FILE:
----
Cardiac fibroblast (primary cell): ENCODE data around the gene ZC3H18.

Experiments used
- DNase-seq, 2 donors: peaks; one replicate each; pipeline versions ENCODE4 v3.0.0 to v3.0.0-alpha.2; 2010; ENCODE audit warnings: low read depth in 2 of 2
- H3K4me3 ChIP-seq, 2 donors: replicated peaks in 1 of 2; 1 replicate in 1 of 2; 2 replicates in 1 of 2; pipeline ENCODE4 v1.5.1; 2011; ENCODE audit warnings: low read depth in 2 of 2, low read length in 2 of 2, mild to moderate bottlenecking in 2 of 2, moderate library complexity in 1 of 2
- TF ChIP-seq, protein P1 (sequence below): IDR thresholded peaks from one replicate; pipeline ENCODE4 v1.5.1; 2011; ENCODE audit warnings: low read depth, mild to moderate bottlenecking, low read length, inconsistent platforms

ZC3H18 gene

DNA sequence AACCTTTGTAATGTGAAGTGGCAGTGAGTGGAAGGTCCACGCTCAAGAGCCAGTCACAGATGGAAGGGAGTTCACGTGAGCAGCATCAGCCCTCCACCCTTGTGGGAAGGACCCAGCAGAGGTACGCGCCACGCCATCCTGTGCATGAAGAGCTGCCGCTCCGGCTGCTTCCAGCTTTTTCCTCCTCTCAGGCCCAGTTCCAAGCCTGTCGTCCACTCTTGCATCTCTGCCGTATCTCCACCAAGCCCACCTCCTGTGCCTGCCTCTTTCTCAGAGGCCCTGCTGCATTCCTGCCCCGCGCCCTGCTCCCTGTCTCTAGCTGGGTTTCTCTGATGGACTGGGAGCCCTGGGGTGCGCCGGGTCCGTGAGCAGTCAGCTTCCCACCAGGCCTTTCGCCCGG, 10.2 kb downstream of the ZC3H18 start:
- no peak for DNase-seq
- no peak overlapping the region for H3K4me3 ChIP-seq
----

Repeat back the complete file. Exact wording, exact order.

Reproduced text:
Cardiac fibroblast (primary cell): ENCODE data around the gene ZC3H18.

Experiments used
- DNase-seq, 2 donors: peaks; one replicate each; pipeline versions ENCODE4 v3.0.0 to v3.0.0-alpha.2; 2010; ENCODE audit warnings: low read depth in 2 of 2
- H3K4me3 ChIP-seq, 2 donors: replicated peaks in 1 of 2; 1 replicate in 1 of 2; 2 replicates in 1 of 2; pipeline ENCODE4 v1.5.1; 2011; ENCODE audit warnings: low read depth in 2 of 2, low read length in 2 of 2, mild to moderate bottlenecking in 2 of 2, moderate library complexity in 1 of 2
- TF ChIP-seq, protein P1 (sequence below): IDR thresholded peaks from one replicate; pipeline ENCODE4 v1.5.1; 2011; ENCODE audit warnings: low read depth, mild to moderate bottlenecking, low read length, inconsistent platforms

ZC3H18 gene

DNA sequence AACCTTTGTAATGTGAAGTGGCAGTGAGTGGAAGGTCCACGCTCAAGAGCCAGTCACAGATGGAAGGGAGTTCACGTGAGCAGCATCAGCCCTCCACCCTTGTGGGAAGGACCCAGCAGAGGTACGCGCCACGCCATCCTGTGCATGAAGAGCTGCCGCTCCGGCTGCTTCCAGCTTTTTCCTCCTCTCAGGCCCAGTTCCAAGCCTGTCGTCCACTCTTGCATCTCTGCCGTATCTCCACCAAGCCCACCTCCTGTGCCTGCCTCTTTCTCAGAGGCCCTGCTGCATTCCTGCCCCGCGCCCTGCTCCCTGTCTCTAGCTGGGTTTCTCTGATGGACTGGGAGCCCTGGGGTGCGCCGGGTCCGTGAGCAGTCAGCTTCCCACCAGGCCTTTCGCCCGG, 10.2 kb downstream of the ZC3H18 start:
- no peak for DNase-seq
- no peak overlapping the region for H3K4me3 ChIP-seq